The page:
There’s a lot to like about this, which makes the fact the director was 19 years old when he made this even more remarkable (plus, even though I can’t find out, I guess he’s a relative of the great Roky Erickson, Texas psychedelic musician, which makes me like him even more). The sense of Warren’s increasing disorientation inside is well-captured, he does well with his actors and considering the no doubt miniscule budget, everything looks fine. The leader of a gang of leather-jacketed thugs gives us the movie’s best line, “If I wanted to hear from an asshole, I’d fart”. There is, of course, a but.


The film isn’t so much slow as devoid of incident for long stretches. The queueing to get into the Haunted House takes up more than half an hour when it could reasonably have been dealt with in about five minutes; plus, the repetition of Hawkes’ bugged-out eyes and the teasing stops having any extra significance after a while. Same goes for the running round the house – he runs through the same room multiple times and I began to get a bit bored of it all, like I wanted to shout at him to just run through a wall or something, anything, other than look extremely unhappy all the time.

It’s got a very curious denouement, one which I think would feel more appropriate in an episode of the Twilight Zone. In fact, this would work a huge amount better as an episode of that show – there’s a lot of fat to be trimmed, but it would make a really solid 45 minutes. All this is really disappointing, thanks to how much I enjoyed the opening of the movie – it felt like we were in safe hands, there was a light comic touch and it looked like a winner. Then it just slowly ground to a halt.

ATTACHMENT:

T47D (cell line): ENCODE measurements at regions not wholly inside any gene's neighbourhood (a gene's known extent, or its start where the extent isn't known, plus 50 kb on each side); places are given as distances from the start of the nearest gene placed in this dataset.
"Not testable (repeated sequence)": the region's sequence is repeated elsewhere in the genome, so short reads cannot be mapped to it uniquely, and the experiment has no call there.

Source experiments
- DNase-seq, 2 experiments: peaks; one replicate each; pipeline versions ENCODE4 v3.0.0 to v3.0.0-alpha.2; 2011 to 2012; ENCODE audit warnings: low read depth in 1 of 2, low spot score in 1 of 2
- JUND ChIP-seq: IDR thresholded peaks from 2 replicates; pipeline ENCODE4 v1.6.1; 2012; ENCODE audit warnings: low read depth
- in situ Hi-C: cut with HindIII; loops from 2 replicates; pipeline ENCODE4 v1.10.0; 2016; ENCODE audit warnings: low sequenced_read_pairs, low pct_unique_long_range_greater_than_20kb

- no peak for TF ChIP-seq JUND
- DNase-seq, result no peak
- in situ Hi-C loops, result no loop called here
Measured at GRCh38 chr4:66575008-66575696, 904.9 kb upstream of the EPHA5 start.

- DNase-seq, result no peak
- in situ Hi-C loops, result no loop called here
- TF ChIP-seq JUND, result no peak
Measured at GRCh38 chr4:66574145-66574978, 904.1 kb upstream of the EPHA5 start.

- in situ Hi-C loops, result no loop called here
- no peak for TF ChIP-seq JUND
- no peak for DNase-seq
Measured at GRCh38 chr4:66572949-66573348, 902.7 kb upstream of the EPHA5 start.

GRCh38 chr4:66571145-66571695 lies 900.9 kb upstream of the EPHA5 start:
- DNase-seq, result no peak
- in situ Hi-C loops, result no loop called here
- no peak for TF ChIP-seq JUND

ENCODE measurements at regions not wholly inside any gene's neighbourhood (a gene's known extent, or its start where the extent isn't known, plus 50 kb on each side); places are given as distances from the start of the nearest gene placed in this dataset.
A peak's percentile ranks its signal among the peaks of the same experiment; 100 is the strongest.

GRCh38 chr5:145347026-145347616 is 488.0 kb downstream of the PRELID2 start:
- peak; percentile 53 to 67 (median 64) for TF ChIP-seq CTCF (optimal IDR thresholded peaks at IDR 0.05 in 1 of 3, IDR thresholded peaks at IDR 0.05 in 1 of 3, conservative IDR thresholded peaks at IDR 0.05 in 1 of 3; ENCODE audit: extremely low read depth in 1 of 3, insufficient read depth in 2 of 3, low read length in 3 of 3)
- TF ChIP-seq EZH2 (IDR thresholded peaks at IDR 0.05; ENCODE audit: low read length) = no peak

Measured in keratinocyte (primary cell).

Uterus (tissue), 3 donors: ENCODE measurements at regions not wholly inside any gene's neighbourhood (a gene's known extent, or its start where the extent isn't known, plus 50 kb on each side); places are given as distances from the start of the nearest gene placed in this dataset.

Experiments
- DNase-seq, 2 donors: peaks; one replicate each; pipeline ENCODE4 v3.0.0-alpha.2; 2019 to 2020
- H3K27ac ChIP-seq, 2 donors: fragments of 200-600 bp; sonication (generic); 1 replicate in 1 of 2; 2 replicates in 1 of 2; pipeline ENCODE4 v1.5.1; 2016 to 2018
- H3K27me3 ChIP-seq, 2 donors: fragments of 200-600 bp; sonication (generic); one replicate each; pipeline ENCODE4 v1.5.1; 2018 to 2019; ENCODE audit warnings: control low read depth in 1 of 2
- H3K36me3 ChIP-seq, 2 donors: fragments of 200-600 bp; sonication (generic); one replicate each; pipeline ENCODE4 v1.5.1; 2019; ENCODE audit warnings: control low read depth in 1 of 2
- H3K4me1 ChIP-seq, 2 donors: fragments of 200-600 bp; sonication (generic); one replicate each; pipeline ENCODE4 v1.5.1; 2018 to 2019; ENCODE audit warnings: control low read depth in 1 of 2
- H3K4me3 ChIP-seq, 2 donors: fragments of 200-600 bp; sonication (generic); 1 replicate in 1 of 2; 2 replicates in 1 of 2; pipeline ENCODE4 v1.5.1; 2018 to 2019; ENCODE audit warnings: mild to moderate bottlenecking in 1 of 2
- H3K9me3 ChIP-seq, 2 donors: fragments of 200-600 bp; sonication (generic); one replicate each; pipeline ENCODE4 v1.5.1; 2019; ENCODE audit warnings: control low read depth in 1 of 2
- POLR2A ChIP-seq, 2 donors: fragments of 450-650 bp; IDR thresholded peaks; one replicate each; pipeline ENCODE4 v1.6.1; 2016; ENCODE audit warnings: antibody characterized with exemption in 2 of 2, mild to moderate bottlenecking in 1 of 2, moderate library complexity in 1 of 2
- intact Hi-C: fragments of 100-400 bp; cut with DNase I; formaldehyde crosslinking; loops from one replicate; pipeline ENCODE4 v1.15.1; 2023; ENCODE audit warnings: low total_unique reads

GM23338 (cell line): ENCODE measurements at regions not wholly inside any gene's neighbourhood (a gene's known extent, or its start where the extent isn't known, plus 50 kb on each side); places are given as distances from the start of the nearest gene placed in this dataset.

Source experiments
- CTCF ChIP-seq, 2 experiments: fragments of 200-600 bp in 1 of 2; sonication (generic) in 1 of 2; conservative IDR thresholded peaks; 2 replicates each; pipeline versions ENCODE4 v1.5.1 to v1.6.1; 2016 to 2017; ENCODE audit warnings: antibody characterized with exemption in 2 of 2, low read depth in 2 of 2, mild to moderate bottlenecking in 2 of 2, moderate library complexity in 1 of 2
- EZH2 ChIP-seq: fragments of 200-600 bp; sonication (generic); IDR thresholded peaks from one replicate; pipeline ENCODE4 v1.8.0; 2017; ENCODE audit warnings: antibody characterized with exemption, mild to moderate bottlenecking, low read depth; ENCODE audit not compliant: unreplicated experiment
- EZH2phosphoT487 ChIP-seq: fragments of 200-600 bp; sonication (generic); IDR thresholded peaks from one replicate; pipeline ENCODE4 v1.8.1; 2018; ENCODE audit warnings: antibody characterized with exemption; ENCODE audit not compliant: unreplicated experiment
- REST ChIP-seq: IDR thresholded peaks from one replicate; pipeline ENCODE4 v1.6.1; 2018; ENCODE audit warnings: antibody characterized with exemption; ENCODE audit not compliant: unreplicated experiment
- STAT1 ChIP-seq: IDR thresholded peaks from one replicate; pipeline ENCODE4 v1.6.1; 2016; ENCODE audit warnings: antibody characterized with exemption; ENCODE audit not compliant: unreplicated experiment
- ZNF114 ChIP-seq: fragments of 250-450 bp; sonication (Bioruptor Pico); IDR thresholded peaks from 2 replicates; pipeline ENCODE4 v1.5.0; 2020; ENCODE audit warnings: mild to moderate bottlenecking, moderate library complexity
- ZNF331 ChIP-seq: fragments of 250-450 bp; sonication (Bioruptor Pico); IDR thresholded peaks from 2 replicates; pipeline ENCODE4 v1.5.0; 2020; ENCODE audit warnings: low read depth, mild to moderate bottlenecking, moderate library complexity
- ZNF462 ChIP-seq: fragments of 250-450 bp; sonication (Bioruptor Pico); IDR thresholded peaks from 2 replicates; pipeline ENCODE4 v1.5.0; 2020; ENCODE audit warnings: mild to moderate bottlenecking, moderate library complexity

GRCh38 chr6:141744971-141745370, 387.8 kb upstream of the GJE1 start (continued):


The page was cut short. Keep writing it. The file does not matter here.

I got this film thanks to the internet – as far as I know, it’s never been released on DVD, and even a VHS release looks a bit sketchy. This is a shame, as despite my criticism of it, it’s a fascinating curio, filmed in the small Texas town where it was set, soundtrack full of amazing bands, and a very odd plot. Director Daniel Erickson went on to make a lot of music videos after this movie, but came back after a near 20 year absence with the movie “Eve’s Necklace” in 2010, a micro-budgeter (including the voice talents of John Hawkes, who presumably did it as a favour) with an all-mannequin cast. I almost literally cannot wait to find and watch this movie, it sounds amazing.

Rating: thumbs in the middle